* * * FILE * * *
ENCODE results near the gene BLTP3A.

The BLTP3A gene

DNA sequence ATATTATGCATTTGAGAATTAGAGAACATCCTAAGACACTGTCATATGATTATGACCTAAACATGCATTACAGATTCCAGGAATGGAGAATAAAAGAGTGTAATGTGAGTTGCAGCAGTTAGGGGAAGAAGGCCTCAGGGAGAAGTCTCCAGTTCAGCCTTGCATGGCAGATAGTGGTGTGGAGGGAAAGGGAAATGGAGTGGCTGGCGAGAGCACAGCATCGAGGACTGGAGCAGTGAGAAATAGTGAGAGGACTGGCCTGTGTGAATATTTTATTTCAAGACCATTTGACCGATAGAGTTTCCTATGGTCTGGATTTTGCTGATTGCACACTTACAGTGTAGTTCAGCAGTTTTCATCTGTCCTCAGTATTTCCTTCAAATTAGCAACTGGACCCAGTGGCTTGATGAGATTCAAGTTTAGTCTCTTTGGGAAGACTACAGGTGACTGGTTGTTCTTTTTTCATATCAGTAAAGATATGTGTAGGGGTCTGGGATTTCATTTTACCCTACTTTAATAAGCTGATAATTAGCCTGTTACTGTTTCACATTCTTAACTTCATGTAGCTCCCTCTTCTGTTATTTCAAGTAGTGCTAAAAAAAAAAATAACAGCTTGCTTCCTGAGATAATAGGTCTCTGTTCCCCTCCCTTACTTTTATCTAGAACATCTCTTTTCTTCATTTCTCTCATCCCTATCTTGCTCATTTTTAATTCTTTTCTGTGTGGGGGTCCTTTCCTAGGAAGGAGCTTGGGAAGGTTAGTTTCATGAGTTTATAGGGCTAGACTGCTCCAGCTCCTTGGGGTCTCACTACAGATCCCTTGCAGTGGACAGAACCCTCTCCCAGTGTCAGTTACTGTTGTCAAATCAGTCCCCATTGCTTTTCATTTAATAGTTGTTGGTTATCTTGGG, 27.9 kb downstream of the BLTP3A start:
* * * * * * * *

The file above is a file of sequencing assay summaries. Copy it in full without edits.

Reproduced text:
ENCODE results near the gene BLTP3A.

The BLTP3A gene

DNA sequence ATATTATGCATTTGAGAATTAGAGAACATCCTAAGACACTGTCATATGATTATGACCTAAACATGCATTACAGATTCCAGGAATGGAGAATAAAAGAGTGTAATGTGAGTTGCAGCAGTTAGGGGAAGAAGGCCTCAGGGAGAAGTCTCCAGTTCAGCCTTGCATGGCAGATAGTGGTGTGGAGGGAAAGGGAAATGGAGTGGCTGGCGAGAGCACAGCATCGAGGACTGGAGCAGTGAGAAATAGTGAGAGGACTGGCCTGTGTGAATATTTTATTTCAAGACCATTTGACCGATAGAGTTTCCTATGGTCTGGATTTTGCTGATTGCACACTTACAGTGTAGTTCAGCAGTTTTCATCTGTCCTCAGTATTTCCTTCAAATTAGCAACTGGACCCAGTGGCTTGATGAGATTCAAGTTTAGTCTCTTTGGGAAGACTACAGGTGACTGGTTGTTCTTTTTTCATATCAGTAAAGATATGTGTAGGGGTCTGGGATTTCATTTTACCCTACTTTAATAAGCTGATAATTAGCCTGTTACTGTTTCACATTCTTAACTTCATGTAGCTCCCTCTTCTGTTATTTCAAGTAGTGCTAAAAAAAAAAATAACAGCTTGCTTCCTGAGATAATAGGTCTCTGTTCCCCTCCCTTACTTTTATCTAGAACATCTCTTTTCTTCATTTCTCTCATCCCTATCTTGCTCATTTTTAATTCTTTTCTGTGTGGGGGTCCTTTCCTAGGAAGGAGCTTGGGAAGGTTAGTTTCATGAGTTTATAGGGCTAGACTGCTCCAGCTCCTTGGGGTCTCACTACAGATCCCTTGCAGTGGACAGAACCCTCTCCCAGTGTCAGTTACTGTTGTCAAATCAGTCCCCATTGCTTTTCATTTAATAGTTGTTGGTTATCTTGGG, 27.9 kb downstream of the BLTP3A start: